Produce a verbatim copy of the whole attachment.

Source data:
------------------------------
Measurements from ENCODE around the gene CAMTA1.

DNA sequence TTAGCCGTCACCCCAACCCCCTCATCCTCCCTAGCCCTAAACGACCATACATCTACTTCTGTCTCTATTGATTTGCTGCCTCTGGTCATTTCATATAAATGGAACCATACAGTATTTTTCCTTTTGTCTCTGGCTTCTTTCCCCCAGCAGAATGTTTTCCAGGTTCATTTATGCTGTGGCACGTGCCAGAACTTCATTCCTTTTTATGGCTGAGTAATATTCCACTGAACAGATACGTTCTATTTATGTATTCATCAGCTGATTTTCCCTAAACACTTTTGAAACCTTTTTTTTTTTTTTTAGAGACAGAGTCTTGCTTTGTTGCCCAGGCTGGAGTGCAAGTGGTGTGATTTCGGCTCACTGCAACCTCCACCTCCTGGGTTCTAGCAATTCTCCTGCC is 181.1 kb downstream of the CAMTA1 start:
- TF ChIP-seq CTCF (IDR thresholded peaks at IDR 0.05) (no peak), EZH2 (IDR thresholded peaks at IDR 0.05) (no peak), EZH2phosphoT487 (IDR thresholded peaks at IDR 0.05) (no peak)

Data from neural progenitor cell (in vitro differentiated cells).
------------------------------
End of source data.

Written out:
Measurements from ENCODE around the gene CAMTA1.

DNA sequence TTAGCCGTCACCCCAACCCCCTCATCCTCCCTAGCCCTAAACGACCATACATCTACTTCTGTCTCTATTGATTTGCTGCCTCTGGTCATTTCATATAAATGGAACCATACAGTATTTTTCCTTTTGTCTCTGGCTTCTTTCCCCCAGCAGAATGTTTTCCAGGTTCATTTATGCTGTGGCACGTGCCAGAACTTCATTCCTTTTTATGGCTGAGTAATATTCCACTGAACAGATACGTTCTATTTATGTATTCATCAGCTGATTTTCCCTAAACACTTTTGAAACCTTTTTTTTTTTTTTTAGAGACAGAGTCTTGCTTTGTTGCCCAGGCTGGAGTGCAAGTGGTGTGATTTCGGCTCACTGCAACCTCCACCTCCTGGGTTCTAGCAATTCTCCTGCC is 181.1 kb downstream of the CAMTA1 start:
- TF ChIP-seq CTCF (IDR thresholded peaks at IDR 0.05) (no peak), EZH2 (IDR thresholded peaks at IDR 0.05) (no peak), EZH2phosphoT487 (IDR thresholded peaks at IDR 0.05) (no peak)

Data from neural progenitor cell (in vitro differentiated cells).